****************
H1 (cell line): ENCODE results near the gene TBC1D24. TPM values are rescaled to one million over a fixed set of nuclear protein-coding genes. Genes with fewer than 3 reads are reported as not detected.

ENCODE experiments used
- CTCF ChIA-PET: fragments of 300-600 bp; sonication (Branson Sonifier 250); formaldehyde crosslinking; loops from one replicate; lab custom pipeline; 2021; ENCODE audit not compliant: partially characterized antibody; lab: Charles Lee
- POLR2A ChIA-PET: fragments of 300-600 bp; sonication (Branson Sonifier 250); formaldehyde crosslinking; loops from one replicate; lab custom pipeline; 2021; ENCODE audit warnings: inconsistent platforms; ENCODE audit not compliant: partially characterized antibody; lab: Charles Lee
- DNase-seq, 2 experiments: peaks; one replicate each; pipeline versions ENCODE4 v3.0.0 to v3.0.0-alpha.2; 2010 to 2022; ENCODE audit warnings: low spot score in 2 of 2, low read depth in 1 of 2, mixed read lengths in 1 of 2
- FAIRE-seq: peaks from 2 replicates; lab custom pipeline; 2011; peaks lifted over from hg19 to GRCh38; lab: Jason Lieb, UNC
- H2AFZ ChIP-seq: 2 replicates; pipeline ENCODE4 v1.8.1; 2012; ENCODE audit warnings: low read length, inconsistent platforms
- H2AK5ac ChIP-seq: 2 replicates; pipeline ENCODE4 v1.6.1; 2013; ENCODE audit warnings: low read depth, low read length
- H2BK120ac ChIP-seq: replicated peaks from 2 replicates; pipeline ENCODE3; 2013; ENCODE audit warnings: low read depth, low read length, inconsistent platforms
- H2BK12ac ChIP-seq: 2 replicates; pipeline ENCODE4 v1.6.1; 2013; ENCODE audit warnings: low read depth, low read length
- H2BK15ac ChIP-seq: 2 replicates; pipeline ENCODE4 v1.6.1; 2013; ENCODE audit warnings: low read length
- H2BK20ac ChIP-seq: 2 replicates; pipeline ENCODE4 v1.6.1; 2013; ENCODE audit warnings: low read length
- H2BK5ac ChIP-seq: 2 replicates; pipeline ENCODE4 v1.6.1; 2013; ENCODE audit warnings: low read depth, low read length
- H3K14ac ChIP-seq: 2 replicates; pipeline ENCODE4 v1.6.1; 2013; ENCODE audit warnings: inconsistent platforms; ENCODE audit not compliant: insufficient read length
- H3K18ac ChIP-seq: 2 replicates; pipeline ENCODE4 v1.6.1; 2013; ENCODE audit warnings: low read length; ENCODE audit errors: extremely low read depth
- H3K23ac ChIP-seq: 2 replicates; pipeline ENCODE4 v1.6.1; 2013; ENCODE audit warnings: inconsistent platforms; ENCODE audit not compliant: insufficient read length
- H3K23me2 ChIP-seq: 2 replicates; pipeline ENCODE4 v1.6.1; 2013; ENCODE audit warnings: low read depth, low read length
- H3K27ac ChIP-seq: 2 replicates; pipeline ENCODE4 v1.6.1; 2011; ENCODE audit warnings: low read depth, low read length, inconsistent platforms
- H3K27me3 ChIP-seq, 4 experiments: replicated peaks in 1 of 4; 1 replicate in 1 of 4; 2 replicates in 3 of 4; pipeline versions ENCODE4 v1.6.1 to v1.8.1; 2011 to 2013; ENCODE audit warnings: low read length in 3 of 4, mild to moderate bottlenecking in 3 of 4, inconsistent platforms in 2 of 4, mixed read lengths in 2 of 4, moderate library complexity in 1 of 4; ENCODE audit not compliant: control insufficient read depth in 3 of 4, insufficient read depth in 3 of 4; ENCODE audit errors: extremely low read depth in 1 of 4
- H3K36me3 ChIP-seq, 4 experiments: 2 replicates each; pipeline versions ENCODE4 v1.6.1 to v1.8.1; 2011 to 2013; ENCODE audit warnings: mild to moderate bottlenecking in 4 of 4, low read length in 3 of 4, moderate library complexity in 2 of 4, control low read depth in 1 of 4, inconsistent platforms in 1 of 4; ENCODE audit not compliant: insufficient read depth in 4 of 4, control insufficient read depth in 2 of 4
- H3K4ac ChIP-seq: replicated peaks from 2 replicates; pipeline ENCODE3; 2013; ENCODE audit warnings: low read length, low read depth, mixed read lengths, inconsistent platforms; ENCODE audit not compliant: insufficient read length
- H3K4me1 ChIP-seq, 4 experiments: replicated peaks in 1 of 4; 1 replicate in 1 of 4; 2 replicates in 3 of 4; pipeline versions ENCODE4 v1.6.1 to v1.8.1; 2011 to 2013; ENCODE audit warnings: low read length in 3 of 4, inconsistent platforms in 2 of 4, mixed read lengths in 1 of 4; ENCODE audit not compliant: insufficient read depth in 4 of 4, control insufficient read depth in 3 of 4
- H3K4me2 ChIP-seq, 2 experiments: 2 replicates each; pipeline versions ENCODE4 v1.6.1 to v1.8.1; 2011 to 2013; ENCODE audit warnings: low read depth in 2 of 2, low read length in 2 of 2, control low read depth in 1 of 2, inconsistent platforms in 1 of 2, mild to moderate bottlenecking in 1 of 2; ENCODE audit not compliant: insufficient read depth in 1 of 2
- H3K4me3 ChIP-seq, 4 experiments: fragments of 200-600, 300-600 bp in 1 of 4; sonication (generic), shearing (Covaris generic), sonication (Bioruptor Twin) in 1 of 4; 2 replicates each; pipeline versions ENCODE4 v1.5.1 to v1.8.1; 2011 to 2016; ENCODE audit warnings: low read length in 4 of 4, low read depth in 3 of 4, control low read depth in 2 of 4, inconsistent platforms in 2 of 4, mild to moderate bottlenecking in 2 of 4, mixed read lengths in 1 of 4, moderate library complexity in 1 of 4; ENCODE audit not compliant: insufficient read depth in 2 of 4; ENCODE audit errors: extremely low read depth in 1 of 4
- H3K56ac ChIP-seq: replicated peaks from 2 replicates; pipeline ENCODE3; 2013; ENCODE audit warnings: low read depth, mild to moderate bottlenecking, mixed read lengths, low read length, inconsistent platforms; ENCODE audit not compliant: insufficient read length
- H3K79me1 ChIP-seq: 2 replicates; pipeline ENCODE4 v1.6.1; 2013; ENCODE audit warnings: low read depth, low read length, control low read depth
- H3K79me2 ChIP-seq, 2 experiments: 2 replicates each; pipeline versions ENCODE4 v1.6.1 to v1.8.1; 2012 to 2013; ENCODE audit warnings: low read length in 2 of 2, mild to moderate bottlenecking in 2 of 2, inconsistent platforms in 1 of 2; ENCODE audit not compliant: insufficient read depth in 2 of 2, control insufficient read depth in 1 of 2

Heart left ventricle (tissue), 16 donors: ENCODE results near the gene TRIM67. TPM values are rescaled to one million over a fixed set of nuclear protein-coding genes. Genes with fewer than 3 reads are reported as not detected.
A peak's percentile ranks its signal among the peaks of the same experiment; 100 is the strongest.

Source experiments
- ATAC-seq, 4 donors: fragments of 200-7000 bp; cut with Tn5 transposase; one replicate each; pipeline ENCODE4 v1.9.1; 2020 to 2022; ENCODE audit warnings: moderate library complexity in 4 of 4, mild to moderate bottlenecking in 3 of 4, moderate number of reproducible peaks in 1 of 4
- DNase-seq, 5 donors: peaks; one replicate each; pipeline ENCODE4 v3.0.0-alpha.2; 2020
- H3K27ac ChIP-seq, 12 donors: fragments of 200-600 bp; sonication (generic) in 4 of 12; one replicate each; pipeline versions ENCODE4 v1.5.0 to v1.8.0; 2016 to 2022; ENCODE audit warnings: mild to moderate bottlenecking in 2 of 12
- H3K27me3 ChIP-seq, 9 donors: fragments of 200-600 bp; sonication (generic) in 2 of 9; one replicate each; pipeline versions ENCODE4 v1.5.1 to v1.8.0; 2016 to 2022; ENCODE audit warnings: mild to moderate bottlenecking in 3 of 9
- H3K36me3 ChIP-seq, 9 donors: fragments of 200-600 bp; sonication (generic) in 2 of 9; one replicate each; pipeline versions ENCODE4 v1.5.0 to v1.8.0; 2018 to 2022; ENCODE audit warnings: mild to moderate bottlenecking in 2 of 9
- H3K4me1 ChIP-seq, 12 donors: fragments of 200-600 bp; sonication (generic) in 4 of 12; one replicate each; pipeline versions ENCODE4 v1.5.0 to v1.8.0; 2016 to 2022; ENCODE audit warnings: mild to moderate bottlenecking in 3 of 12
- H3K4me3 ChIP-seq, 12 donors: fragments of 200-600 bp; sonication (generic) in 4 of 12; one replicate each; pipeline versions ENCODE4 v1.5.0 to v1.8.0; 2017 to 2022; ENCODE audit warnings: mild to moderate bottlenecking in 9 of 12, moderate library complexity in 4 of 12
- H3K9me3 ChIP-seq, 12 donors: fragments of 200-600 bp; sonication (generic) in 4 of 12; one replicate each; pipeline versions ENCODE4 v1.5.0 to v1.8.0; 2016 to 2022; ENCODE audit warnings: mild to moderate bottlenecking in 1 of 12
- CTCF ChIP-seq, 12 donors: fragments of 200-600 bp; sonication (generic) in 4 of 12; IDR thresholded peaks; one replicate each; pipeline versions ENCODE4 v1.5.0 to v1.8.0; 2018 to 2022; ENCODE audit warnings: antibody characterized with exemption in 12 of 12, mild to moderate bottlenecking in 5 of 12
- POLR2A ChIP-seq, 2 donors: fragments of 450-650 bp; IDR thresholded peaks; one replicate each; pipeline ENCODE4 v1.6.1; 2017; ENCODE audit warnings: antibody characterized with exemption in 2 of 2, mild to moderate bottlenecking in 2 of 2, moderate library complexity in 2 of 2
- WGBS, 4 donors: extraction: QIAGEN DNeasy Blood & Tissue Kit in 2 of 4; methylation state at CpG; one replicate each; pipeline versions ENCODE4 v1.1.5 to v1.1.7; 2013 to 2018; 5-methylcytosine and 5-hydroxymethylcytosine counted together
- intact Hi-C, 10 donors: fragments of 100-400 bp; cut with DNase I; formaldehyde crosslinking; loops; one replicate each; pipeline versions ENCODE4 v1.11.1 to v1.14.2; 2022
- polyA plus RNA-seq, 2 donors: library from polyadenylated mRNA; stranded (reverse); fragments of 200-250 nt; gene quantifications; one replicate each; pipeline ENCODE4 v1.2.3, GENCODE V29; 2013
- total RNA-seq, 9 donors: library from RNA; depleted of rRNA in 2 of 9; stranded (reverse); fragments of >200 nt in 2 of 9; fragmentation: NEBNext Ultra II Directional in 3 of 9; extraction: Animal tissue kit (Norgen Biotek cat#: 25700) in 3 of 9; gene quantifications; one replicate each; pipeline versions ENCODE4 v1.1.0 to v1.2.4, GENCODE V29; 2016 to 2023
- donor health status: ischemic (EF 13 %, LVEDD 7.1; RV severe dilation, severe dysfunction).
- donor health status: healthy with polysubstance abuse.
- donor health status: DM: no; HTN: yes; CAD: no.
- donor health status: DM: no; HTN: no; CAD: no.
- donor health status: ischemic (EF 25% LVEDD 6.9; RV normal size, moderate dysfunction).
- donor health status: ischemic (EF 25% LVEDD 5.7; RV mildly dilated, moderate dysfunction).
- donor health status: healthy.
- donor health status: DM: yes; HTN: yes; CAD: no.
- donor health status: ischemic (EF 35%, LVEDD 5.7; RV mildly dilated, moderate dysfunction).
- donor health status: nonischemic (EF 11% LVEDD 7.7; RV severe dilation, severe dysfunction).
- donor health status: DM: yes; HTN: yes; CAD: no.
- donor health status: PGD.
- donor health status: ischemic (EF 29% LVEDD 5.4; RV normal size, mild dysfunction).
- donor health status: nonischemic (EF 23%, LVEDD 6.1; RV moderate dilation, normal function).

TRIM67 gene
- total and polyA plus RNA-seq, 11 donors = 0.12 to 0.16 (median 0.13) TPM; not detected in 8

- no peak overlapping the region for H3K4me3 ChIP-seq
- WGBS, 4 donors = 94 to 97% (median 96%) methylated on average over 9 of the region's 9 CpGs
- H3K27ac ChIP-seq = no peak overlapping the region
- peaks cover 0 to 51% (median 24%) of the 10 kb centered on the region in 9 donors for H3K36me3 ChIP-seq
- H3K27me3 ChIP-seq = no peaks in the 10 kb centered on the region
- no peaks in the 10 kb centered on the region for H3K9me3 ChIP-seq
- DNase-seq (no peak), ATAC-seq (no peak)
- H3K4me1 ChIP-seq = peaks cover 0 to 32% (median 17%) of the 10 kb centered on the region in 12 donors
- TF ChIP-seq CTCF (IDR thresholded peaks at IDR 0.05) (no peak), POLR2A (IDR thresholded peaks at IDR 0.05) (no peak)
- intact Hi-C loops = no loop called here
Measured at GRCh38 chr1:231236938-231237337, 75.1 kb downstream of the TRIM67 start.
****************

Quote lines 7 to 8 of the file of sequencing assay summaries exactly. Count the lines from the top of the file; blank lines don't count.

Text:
- H2AFZ ChIP-seq: 2 replicates; pipeline ENCODE4 v1.8.1; 2012; ENCODE audit warnings: low read length, inconsistent platforms
- H2AK5ac ChIP-seq: 2 replicates; pipeline ENCODE4 v1.6.1; 2013; ENCODE audit warnings: low read depth, low read length